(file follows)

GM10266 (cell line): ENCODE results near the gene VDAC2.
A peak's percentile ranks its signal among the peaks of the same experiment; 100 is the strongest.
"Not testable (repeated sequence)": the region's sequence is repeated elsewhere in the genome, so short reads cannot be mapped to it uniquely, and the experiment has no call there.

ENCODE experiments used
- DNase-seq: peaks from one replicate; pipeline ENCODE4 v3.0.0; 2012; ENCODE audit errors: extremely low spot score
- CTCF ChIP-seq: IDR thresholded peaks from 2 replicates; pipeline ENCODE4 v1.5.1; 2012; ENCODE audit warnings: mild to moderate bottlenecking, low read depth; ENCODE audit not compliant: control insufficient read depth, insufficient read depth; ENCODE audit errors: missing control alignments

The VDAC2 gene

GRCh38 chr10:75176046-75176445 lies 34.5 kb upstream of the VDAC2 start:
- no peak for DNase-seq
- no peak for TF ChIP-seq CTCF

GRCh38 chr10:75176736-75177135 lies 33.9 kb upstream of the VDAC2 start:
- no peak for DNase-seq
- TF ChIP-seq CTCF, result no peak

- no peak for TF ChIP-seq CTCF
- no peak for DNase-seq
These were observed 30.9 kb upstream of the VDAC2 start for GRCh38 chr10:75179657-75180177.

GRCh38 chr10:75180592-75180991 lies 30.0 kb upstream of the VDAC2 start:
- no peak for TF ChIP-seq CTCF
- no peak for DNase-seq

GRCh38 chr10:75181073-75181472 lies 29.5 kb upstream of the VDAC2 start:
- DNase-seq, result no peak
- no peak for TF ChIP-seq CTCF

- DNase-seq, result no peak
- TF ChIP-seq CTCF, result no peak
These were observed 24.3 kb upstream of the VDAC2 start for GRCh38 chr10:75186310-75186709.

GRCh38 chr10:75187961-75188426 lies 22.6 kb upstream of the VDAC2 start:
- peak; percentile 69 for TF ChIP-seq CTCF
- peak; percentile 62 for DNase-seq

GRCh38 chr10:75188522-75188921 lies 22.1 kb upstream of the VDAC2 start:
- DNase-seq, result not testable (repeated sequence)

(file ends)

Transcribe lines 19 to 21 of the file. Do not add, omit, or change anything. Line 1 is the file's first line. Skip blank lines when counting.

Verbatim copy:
- no peak for DNase-seq

GRCh38 chr10:75181073-75181472 lies 29.5 kb upstream of the VDAC2 start:
- DNase-seq, result no peak